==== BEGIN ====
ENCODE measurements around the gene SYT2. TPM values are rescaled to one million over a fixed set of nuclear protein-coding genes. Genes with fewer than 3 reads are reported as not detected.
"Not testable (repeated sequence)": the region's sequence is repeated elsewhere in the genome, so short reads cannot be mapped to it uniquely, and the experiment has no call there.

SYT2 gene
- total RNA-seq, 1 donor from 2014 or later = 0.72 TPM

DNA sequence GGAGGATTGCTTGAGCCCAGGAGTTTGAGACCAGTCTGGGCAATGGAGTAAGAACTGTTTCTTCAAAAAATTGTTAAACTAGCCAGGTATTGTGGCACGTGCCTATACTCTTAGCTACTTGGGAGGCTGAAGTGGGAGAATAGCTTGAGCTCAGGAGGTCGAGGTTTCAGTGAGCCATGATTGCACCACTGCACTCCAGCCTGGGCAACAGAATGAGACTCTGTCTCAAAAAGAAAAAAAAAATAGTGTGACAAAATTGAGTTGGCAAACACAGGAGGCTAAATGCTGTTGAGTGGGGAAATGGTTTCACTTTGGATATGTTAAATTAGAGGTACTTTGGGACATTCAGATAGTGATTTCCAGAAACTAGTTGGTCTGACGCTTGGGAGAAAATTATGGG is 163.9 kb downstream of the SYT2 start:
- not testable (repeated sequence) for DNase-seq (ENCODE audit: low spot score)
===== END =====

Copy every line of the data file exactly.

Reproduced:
ENCODE measurements around the gene SYT2. TPM values are rescaled to one million over a fixed set of nuclear protein-coding genes. Genes with fewer than 3 reads are reported as not detected.
"Not testable (repeated sequence)": the region's sequence is repeated elsewhere in the genome, so short reads cannot be mapped to it uniquely, and the experiment has no call there.

SYT2 gene
- total RNA-seq, 1 donor from 2014 or later = 0.72 TPM

DNA sequence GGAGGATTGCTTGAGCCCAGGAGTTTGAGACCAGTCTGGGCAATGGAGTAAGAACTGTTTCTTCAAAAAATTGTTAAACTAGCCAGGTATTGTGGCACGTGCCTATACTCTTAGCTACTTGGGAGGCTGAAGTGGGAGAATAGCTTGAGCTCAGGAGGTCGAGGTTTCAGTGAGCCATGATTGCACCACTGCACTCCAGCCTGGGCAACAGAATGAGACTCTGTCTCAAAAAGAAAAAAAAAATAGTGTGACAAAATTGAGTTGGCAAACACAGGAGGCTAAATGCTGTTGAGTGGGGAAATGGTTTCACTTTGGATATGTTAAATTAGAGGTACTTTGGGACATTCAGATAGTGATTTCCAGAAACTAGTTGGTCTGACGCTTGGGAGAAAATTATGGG is 163.9 kb downstream of the SYT2 start:
- not testable (repeated sequence) for DNase-seq (ENCODE audit: low spot score)